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J Biol Chem. 1999 Feb 12;274(7):3970-7.

Identification of a functional peroxisome proliferator-responsive element in the murine fatty acid transport protein gene.

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  • 1Department of Biochemistry, Molecular Biology and Biophysics, University of Minnesota, St. Paul, Minnesota 55108, USA.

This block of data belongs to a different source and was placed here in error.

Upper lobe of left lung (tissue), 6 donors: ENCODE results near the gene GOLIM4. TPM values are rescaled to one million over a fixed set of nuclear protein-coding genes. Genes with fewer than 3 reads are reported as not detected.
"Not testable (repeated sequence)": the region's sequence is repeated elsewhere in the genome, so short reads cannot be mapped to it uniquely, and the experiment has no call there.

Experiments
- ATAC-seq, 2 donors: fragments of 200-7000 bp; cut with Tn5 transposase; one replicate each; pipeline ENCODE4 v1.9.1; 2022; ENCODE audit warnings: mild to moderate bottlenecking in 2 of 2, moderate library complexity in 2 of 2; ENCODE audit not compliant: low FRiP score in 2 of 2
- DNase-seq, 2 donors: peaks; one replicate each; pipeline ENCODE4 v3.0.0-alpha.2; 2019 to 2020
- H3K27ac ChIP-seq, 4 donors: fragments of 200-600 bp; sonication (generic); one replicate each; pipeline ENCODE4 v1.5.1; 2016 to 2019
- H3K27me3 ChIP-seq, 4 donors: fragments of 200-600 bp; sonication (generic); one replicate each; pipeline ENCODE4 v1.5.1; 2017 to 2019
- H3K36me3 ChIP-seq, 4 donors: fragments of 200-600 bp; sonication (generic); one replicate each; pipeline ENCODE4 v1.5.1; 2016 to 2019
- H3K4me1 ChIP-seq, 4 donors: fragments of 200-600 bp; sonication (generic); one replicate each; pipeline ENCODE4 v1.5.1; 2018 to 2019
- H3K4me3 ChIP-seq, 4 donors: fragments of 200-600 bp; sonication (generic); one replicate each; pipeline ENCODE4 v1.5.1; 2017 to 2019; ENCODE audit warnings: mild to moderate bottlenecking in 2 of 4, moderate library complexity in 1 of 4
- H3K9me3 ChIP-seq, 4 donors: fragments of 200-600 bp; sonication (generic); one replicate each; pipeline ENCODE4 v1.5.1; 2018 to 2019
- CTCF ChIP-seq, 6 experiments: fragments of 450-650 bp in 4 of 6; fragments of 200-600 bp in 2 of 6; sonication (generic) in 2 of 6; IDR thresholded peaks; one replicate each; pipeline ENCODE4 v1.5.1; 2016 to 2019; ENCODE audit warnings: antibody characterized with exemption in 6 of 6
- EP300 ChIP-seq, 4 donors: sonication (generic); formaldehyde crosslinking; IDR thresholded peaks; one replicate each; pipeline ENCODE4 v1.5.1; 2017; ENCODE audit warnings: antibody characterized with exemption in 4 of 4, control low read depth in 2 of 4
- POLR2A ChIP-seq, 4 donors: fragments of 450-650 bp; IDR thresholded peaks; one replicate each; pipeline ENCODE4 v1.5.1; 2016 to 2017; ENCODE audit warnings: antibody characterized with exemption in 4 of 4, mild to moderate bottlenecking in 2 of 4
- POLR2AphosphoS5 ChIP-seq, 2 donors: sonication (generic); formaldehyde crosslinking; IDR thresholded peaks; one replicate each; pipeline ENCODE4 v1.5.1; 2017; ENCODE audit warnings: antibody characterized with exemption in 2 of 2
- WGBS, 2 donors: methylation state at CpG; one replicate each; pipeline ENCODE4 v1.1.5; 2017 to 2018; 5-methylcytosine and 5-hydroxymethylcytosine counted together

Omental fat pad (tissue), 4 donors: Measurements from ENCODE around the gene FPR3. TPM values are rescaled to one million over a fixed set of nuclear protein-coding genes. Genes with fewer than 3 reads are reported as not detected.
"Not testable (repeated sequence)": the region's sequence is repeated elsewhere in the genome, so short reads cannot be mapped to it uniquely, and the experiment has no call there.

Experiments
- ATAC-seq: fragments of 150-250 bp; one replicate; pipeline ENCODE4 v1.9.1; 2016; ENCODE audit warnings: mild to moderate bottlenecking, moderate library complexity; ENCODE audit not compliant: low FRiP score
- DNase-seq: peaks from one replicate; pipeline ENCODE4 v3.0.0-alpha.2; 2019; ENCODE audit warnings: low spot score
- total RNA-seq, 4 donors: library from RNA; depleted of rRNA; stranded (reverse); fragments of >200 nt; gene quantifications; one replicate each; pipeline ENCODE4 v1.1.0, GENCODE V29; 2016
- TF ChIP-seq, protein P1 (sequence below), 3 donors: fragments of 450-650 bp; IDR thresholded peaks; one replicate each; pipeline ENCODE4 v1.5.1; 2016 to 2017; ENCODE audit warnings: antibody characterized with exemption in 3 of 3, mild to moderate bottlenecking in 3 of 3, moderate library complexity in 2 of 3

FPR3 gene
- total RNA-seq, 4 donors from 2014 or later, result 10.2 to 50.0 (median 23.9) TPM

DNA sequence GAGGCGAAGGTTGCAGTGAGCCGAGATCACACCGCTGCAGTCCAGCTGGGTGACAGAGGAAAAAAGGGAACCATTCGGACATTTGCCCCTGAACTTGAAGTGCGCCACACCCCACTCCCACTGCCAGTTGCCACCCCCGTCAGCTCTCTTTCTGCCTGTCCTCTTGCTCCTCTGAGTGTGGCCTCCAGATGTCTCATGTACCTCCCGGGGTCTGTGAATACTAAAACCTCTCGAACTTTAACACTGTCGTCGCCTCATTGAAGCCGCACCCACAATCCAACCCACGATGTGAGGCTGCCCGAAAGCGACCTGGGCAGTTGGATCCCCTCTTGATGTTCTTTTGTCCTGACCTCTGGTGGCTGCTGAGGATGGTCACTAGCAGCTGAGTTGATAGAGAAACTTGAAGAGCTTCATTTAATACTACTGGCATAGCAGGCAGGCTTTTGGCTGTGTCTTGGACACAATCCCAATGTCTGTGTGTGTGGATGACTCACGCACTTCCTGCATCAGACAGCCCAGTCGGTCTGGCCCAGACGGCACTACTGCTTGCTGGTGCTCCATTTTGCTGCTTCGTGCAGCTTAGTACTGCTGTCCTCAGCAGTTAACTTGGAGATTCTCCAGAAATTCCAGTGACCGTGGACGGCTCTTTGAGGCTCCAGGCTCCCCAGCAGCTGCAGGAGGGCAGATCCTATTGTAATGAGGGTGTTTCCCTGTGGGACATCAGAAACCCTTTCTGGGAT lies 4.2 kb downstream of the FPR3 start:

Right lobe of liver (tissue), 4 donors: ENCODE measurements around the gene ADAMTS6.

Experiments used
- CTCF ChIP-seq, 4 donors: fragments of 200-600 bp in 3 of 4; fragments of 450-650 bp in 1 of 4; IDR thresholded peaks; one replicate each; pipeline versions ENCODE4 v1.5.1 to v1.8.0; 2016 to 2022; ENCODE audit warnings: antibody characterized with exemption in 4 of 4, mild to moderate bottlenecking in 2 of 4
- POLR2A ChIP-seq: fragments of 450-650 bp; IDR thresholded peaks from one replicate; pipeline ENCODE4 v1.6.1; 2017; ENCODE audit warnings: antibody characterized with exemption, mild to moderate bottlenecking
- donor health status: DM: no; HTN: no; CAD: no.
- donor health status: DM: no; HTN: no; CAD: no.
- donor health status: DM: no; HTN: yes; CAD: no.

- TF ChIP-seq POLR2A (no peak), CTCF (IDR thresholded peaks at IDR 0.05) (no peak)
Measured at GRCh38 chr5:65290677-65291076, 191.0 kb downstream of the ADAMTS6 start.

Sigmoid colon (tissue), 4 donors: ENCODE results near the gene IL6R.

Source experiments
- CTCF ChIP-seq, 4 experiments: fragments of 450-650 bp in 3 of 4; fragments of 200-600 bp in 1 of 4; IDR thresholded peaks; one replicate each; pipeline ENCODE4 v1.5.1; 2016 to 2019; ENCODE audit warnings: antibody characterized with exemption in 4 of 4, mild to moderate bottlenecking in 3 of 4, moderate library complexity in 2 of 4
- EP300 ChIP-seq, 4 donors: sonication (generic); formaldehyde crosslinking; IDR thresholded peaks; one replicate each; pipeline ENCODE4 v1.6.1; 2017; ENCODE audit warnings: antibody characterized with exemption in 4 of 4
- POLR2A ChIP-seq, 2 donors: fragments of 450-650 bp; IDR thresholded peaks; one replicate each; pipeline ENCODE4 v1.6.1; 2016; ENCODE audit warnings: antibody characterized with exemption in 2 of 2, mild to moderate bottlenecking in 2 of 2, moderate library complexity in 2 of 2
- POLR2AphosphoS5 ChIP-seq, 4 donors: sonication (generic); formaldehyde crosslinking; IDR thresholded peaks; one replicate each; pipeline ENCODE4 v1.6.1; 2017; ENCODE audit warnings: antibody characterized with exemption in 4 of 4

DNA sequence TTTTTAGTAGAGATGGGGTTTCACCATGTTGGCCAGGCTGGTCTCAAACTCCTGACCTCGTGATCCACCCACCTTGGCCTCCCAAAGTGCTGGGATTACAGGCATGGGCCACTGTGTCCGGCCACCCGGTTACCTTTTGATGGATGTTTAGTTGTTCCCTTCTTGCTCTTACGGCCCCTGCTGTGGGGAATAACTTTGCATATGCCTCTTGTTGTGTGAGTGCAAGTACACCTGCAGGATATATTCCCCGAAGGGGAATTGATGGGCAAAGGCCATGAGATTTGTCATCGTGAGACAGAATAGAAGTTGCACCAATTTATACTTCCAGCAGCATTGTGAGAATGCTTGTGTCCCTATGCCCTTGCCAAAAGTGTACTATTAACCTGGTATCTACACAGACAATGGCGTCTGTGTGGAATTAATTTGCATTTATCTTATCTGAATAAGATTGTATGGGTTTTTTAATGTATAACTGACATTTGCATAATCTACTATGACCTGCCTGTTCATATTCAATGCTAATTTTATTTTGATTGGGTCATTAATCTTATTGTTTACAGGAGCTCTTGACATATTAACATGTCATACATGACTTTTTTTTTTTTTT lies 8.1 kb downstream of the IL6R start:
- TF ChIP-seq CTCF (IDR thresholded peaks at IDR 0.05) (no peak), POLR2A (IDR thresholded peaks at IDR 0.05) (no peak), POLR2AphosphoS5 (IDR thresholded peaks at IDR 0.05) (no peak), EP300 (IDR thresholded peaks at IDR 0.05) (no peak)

Fatty acid transport protein (FATP), a plasma membrane protein implicated in controlling adipocyte transmembrane fatty acid flux, is up-regulated as a consequence of adipocyte differentiation and down-regulated by insulin. Based upon the sequence of the FATP gene upstream region (Hui, T. Y., Frohnert, B. I., Smith, A. J., Schaffer, J. A., and Bernlohr, D. A. (1998) J. Biol. Chem. 273, 27420-27429) a putative peroxisome proliferator-activated receptor response element (PPRE) is present from -458 to -474. To determine whether the FATP PPRE was functional, and responded to lipid activators, transient transfection of FATP-luciferase reporter constructs into CV-1 and 3T3-L1 cells was carried out. In CV-1 cells, FATP-luciferase activity was up-regulated 4- and 5.5-fold, respectively, by PPARalpha and PPARgamma in the presence of their respective activators in a PPRE-dependent mechanism. PPARdelta, however, was unable to mediate transcriptional activation under any condition. In 3T3-L1 cells, the PPRE conferred a small but significant increase in expression in preadipocytes, as well as a more robust up-regulation of FATP expression in adipocytes. Furthermore, the PPRE conferred the ability for luciferase expression to be up-regulated by activators of both PPARgamma and retinoid X receptor alpha (RXRalpha) in a synergistic manner. PPARalpha and PPARdelta activators did not up-regulate FATP expression in 3T3-L1 adipocytes, however, suggesting that these two subtypes do not play a significant role in differentiation-dependent activation in fat cells. Electromobility shift assays showed that all three PPAR subtypes were able to bind specifically to the PPRE as heterodimers with RXRalpha. Nuclear extracts from 3T3-L1 adipocytes also showed a specific gel-shift complex with the FATP PPRE. To correlate the expression of FATP to its physiological function, treatment of 3T3-L1 adipocytes with PPARgamma and RXRalpha activators resulted in an increased uptake of oleate. Moreover, linoleic acid, a physiological ligand, up-regulated FATP expression 2-fold in a PPRE-dependent manner. These results demonstrate that the FATP gene possesses a functional PPRE and is up-regulated by activators of PPARalpha and PPARgamma, thereby linking the activity of the protein to the expression of its gene. Moreover, these results have implications for the mechanism by which certain PPARgamma activators such as the antidiabetic thiazolidinedione drugs affect adipose lipid metabolism.

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